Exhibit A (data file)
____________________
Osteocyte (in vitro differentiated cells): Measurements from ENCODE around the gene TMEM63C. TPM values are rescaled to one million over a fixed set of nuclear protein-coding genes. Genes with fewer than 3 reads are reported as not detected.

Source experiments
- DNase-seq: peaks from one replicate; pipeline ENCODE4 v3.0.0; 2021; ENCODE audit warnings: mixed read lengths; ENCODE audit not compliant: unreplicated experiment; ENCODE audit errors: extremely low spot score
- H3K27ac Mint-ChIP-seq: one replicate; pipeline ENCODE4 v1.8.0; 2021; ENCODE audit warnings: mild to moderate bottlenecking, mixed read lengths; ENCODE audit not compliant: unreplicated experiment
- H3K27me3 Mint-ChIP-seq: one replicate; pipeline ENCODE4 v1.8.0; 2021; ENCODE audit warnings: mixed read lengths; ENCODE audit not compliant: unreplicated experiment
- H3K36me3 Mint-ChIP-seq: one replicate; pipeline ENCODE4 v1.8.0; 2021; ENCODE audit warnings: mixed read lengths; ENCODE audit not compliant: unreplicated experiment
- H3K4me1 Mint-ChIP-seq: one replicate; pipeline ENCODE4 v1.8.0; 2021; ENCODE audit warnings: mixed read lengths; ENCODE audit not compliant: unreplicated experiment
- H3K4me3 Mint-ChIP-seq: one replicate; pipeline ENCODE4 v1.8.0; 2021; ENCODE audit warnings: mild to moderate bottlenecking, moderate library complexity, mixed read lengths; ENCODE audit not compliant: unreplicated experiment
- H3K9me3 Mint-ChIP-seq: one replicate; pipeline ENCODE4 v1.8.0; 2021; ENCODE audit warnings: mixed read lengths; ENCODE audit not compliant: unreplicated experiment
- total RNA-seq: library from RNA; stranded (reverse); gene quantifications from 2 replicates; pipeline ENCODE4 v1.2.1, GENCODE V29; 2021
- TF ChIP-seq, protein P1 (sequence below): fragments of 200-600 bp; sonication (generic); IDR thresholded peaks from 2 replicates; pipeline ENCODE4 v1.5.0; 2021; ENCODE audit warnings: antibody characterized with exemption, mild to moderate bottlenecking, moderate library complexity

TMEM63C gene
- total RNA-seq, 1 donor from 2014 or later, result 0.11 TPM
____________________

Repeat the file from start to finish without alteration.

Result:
Osteocyte (in vitro differentiated cells): Measurements from ENCODE around the gene TMEM63C. TPM values are rescaled to one million over a fixed set of nuclear protein-coding genes. Genes with fewer than 3 reads are reported as not detected.

Source experiments
- DNase-seq: peaks from one replicate; pipeline ENCODE4 v3.0.0; 2021; ENCODE audit warnings: mixed read lengths; ENCODE audit not compliant: unreplicated experiment; ENCODE audit errors: extremely low spot score
- H3K27ac Mint-ChIP-seq: one replicate; pipeline ENCODE4 v1.8.0; 2021; ENCODE audit warnings: mild to moderate bottlenecking, mixed read lengths; ENCODE audit not compliant: unreplicated experiment
- H3K27me3 Mint-ChIP-seq: one replicate; pipeline ENCODE4 v1.8.0; 2021; ENCODE audit warnings: mixed read lengths; ENCODE audit not compliant: unreplicated experiment
- H3K36me3 Mint-ChIP-seq: one replicate; pipeline ENCODE4 v1.8.0; 2021; ENCODE audit warnings: mixed read lengths; ENCODE audit not compliant: unreplicated experiment
- H3K4me1 Mint-ChIP-seq: one replicate; pipeline ENCODE4 v1.8.0; 2021; ENCODE audit warnings: mixed read lengths; ENCODE audit not compliant: unreplicated experiment
- H3K4me3 Mint-ChIP-seq: one replicate; pipeline ENCODE4 v1.8.0; 2021; ENCODE audit warnings: mild to moderate bottlenecking, moderate library complexity, mixed read lengths; ENCODE audit not compliant: unreplicated experiment
- H3K9me3 Mint-ChIP-seq: one replicate; pipeline ENCODE4 v1.8.0; 2021; ENCODE audit warnings: mixed read lengths; ENCODE audit not compliant: unreplicated experiment
- total RNA-seq: library from RNA; stranded (reverse); gene quantifications from 2 replicates; pipeline ENCODE4 v1.2.1, GENCODE V29; 2021
- TF ChIP-seq, protein P1 (sequence below): fragments of 200-600 bp; sonication (generic); IDR thresholded peaks from 2 replicates; pipeline ENCODE4 v1.5.0; 2021; ENCODE audit warnings: antibody characterized with exemption, mild to moderate bottlenecking, moderate library complexity

TMEM63C gene
- total RNA-seq, 1 donor from 2014 or later, result 0.11 TPM